Con Reason #1 – Only true fans are willing to pay.  This is a pretty insulting statement to hearsomeone make.  What makes you a biggerfan than me?  Your willingness or abilityto pay for an autograph?  That is pretty presumptuousof anyone who might think this.  Yousimply can’t judge someone’s fan devotion based on their willingness to pay acelebrity for their autograph.  This isthe number one reason that gets me upset the most.  To hear someone explain it with this shouldbe insulting to anyone.  The size of yourwallet doesn’t determine how big a fan of someone you are.
Con Reason #2 – Celebrities make enough money as it is.  This is just the opposite of Pro Reason#3.  Some celebrities make a boatload ofcash, probably more than most of us will see in our lifetime.  Is it really fair for them to charge theirfans for an autograph?  Will taking mythirty or forty dollars push them over the edge in the “I Make More Money thanTom Hanks Contest”?  Some fans see thatas arrogance or greed on the part of the celebrity and I can certain see how itcan look that way.
Con Reason #3 – They wouldn’t be famous if it weren’t fortheir fans.  That’s a pretty powerfulstatement and true for the most part.  Does it diminish a celebrity in a fan’s eye toknow that they charge for autographs?  Itprobably does in some cases.  “I don’thave the seventy dollars to pay for David Copperfield’s signature, so I amgoing to boycott everything he does from now on.”  I’m sure that has happened more than once.  I am sure it would touch any celebrity onsome level to know that they alienated a fan for any reason.  Simply put, if you lose your fans, you loseyour livelihood.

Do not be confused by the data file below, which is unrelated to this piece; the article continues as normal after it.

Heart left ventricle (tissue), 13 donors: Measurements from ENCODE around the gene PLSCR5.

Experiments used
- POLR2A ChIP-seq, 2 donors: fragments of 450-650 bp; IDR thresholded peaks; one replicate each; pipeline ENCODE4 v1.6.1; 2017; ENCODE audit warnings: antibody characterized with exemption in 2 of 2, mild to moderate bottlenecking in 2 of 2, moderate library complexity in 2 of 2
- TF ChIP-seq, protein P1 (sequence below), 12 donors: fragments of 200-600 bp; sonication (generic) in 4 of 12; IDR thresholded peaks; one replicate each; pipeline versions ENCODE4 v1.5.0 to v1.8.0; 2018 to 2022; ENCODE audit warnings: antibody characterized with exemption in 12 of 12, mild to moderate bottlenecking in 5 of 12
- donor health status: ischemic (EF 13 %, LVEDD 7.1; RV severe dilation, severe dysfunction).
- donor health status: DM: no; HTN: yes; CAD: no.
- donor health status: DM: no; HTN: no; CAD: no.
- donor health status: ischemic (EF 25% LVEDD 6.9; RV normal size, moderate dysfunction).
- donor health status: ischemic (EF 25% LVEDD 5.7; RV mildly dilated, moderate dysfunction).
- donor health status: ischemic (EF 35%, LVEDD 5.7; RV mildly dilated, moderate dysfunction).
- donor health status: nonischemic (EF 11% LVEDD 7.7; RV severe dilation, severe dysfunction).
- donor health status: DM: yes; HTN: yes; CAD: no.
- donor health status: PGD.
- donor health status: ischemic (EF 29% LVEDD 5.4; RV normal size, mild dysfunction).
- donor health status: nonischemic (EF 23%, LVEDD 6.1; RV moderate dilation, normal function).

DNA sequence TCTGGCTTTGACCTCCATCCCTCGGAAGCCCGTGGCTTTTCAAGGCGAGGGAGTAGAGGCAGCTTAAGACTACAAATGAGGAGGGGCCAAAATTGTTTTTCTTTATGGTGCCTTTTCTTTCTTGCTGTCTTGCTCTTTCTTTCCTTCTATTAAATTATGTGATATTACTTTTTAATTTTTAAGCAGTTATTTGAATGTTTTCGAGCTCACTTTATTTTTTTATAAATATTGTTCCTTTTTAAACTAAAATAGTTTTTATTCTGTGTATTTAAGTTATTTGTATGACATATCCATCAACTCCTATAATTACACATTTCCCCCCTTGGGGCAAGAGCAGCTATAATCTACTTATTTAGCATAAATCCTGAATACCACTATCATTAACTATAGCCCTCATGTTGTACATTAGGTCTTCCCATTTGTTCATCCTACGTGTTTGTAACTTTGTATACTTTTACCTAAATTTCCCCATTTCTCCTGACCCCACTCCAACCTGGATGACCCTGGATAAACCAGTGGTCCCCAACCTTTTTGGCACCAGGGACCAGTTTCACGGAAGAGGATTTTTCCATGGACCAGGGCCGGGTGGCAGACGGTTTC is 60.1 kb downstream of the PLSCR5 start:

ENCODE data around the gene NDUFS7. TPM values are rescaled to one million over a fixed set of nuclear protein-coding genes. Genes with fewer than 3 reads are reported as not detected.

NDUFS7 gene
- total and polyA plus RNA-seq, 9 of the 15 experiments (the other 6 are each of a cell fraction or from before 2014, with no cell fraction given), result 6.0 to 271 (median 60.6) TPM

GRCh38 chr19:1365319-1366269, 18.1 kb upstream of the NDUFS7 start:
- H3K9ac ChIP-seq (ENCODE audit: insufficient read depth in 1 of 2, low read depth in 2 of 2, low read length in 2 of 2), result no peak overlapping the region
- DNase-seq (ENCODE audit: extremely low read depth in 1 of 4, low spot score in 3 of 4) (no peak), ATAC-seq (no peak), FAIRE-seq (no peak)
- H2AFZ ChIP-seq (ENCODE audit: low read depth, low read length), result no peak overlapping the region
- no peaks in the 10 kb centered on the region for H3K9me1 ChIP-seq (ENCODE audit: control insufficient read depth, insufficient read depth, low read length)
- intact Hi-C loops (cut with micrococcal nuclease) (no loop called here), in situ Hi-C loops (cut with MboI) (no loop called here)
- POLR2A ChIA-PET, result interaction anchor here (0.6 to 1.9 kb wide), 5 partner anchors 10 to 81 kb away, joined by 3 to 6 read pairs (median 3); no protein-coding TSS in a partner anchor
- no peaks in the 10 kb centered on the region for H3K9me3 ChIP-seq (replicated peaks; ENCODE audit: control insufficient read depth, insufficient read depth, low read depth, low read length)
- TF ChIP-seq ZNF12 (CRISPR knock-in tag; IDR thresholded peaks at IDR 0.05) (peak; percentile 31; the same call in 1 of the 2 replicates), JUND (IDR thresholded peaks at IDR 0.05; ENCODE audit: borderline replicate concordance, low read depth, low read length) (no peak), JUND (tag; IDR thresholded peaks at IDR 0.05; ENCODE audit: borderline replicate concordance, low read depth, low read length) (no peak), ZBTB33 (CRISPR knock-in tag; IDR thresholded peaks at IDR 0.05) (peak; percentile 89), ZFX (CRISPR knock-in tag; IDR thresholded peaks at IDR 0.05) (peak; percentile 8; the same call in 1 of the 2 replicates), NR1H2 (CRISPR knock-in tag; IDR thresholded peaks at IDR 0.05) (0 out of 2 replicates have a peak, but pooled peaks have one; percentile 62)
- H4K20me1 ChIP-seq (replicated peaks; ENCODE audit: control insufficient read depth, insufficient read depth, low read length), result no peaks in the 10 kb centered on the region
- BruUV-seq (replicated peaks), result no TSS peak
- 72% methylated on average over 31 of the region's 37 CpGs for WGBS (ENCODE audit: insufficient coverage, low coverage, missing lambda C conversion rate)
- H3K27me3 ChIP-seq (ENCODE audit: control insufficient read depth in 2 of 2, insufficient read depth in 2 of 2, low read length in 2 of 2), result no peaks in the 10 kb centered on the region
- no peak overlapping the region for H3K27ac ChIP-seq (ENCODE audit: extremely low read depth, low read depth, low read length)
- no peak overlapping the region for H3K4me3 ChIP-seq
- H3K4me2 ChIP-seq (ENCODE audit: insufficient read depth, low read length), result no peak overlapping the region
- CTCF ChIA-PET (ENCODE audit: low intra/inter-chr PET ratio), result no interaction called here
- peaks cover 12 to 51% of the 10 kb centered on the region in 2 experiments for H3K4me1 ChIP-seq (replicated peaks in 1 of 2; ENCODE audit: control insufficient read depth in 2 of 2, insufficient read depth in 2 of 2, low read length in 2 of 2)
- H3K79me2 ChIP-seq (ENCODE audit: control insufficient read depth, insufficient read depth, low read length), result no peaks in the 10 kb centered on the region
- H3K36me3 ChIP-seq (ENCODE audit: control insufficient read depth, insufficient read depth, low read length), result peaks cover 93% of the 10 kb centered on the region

Suffice to say that I don’t agree with all of these reasonspro or con and I have tried to be fair to both sides of the argument.  I’m not trying to change the world by writingthis and I will probably draw some pretty nasty comments, I’m okay withthat.  It’s nice to spark a littlehealthy debate now and then.  Whether youfall on one side or another it is something that angers a lot of fans.  I have to admit that I was appalled when Ifound this out and I was a little angry. Is that going to stop me from being a fan of these celebrities?  No way! I will however be a little more selective of just who I want to solicitautographs from; I’m not a millionaire you know. 
Maybe one day, I will be a famous celebrity and I will haveto make a choice whether I charge a fan for an autograph.  You never know until you walk a mile in a man’sshoes do you?  Like I said, I am nottrying to change the world with this.  Itis just a subject that has been weighing heavily on me for the past fewdays.  Like an itch you can’t scratch,you just have to do something with it before it drives you nuts.  I’m probably not going to change anyone’s mindeither, and that’s fine too.  I wanted toput aside my own opinions and represent both sides fairly.  Hate me if you must.